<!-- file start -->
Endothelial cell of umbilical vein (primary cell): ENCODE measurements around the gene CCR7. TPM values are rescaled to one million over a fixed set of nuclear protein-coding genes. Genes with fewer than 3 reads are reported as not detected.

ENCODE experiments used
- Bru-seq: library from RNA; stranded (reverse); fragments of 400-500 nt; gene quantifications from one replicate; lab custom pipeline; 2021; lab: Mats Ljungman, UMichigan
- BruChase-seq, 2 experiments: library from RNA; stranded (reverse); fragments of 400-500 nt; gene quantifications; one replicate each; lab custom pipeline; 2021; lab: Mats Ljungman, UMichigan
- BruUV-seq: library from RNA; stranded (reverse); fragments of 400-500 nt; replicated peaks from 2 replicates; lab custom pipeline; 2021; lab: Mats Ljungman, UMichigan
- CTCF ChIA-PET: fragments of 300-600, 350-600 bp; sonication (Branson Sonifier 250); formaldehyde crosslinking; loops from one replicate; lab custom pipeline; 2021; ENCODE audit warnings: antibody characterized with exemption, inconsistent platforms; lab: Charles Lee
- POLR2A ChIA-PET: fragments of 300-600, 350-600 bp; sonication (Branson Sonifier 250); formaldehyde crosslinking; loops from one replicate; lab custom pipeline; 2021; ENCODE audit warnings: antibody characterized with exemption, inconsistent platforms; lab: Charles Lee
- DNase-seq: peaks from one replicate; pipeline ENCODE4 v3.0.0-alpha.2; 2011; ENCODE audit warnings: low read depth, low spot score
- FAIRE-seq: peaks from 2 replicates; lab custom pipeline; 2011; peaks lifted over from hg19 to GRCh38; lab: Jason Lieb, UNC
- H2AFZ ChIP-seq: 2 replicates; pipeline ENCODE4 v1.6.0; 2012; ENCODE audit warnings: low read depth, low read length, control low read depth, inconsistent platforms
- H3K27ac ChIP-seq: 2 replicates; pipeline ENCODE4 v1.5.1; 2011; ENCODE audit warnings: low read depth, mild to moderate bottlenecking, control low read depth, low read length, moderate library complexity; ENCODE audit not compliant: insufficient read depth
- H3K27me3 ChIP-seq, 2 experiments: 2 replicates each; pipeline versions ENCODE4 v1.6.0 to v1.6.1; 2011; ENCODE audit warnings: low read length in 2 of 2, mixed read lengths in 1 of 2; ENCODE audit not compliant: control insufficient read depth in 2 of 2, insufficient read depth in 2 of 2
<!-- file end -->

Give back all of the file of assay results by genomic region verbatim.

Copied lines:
Endothelial cell of umbilical vein (primary cell): ENCODE measurements around the gene CCR7. TPM values are rescaled to one million over a fixed set of nuclear protein-coding genes. Genes with fewer than 3 reads are reported as not detected.

ENCODE experiments used
- Bru-seq: library from RNA; stranded (reverse); fragments of 400-500 nt; gene quantifications from one replicate; lab custom pipeline; 2021; lab: Mats Ljungman, UMichigan
- BruChase-seq, 2 experiments: library from RNA; stranded (reverse); fragments of 400-500 nt; gene quantifications; one replicate each; lab custom pipeline; 2021; lab: Mats Ljungman, UMichigan
- BruUV-seq: library from RNA; stranded (reverse); fragments of 400-500 nt; replicated peaks from 2 replicates; lab custom pipeline; 2021; lab: Mats Ljungman, UMichigan
- CTCF ChIA-PET: fragments of 300-600, 350-600 bp; sonication (Branson Sonifier 250); formaldehyde crosslinking; loops from one replicate; lab custom pipeline; 2021; ENCODE audit warnings: antibody characterized with exemption, inconsistent platforms; lab: Charles Lee
- POLR2A ChIA-PET: fragments of 300-600, 350-600 bp; sonication (Branson Sonifier 250); formaldehyde crosslinking; loops from one replicate; lab custom pipeline; 2021; ENCODE audit warnings: antibody characterized with exemption, inconsistent platforms; lab: Charles Lee
- DNase-seq: peaks from one replicate; pipeline ENCODE4 v3.0.0-alpha.2; 2011; ENCODE audit warnings: low read depth, low spot score
- FAIRE-seq: peaks from 2 replicates; lab custom pipeline; 2011; peaks lifted over from hg19 to GRCh38; lab: Jason Lieb, UNC
- H2AFZ ChIP-seq: 2 replicates; pipeline ENCODE4 v1.6.0; 2012; ENCODE audit warnings: low read depth, low read length, control low read depth, inconsistent platforms
- H3K27ac ChIP-seq: 2 replicates; pipeline ENCODE4 v1.5.1; 2011; ENCODE audit warnings: low read depth, mild to moderate bottlenecking, control low read depth, low read length, moderate library complexity; ENCODE audit not compliant: insufficient read depth
- H3K27me3 ChIP-seq, 2 experiments: 2 replicates each; pipeline versions ENCODE4 v1.6.0 to v1.6.1; 2011; ENCODE audit warnings: low read length in 2 of 2, mixed read lengths in 1 of 2; ENCODE audit not compliant: control insufficient read depth in 2 of 2, insufficient read depth in 2 of 2